Modern slavery is an umbrella term that encompasses the offences of human trafficking and slavery, servitude, forced or compulsory labour, as defined in the Modern Slavery Act 2015.
Modern slavery frequently involves multiple victims, offenders and places; it is often hidden and may take place alongside a wide range of abuses and other criminal offences.
Human traffickers can use a variety of means to recruit, transport, receive and hide their victims such as threats or force, abduction, deception or false promises. Any consent victims have given to their treatment will be irrelevant where they have been coerced, deceived or provided with payment or benefit to achieve that consent.
Children (those aged under 18) are considered victims of trafficking, whether or not they have been coerced, deceived or paid to secure their compliance. They need only have been recruited, transported, received or harboured for the purpose of exploitation.
‘County lines’ is the term used to describe the approach taken by gangs originating from large urban areas, who travel to locations elsewhere such as county or coastal towns to sell Class A drugs. Gangs typically recruit and exploit children and vulnerable young people to courier drugs and cash. Typically, users ask for drugs via a mobile phone line used by the gang. Couriers travel between the gang’s urban base and the county or coastal locations on a regular basis to collect cash and deliver drugs.
'Cuckooing' is the term used to describe the practice where drug dealers take over the property of a vulnerable person and use it as a place from which to run their drugs business.
Groups take over addresses of local vulnerable adults by force or coercion. Often this involves the home of a Class A drug user, who is supplied with drugs to initiate a relationship. Other vulnerable groups include adults with physical or mental health problems, people with learning difficulties, people who misuse other substances such as alcohol, those recently released from custody and the elderly. Victims may initially appear to be consenting, but quickly progress to being coerced and controlled through threats and intimidation. Women who have entered into relationships with gang members are often controlled and subject to domestic abuse.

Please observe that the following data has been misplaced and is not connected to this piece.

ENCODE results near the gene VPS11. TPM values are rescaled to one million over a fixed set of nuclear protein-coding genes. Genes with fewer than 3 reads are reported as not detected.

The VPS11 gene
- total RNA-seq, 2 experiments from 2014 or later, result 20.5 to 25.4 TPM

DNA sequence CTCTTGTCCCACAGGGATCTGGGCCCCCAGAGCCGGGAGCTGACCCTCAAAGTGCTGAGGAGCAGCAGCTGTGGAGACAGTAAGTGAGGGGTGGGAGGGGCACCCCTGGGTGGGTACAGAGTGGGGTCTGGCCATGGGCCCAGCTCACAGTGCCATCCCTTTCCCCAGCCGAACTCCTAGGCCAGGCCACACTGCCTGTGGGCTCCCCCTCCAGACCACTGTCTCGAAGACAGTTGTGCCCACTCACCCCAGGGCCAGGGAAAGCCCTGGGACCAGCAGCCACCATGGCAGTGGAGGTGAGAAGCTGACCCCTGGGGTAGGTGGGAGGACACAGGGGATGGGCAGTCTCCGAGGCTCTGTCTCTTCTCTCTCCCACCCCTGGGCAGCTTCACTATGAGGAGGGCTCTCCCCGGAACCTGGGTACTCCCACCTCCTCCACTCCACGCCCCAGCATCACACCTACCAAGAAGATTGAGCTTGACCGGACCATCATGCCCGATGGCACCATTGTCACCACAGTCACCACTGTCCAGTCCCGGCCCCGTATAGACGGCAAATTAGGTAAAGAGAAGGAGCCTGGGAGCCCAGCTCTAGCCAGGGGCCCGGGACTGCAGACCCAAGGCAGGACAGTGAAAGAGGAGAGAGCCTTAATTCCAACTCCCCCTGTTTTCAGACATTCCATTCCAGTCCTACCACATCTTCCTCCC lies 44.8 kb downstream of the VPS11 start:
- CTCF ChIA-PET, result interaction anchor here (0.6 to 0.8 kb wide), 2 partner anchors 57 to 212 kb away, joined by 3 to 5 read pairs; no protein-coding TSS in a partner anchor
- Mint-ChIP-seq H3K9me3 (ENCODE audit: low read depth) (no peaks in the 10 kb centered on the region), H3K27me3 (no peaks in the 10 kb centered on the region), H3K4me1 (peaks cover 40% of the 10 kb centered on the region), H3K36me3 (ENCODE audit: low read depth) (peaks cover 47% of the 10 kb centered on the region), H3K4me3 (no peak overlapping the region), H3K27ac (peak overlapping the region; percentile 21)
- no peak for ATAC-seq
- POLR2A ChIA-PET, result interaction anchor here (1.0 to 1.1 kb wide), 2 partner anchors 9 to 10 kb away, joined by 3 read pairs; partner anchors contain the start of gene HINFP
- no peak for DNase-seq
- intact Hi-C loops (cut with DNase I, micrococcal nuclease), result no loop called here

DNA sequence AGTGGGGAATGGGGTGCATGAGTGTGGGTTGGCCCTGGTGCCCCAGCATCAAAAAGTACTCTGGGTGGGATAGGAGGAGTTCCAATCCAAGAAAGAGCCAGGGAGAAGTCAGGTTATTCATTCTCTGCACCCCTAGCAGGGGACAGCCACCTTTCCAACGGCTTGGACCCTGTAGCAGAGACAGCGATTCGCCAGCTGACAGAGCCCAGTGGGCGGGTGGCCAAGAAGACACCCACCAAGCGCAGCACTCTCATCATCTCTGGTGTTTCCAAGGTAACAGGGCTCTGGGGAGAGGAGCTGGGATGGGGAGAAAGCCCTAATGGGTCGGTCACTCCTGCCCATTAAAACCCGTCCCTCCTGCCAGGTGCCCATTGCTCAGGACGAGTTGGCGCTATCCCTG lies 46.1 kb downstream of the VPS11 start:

Debt bondage, where adults are told they must continue to make their property available and/or work to pay back a debt owed for drugs, is a common widespread theme, as is the use of force and coercion to exploit vulnerable adults. In some instances victims have become homeless, being forced to leave their address in fear of violence from gang members. Gangs typically also move to and/or between different addresses in an effort to evade detection. Vulnerable adults with premises are often exploited repeatedly by different gangs, sometimes within a short period of time.
'Cuckooing' in relation to the distribution and use of drugs is known to be an issue across Thames Valley, including in Slough.
Signs of various types of slavery and exploitation are often hidden, making it hard to recognise potential victims. There is no typical victim of modern slavery. Victims can be any age, gender or ethnicity or nationality. Some victims don’t understand they’re being exploited and many don’t speak English. Whilst by no means exhaustive, this is a list of some common signs.
The Willow Project has identified five questions which may help to identify someone who is a victim of modern slavery: Safer Slough Partnership - modern slavery reporting guidelines.
The community safety team recognises the need to identify and prevent all forms of modern slavery in Slough. At present the scale of modern slavery in Slough is not known, due to the nature of these offences. However, we are working with partners and agencies and have formed a multi-agency group to help develop this picture and increase our understanding of, and response to, this hidden crime in Slough.
We are reporting progress to the Safer Slough Partnership so all agencies are ready and able to identify and support victims of this crime. Efforts are being made to identify perpetrators of these offences with Thames Valley Police and other enforcement agencies, with the aim of bringing these people and organised crime groups/gangs to justice.
Safer Slough Partnership, in conjunction with The Willow Project, has produced a reporting pathway for concerns: Safer Slough Partnership - modern slavery reporting guidelines.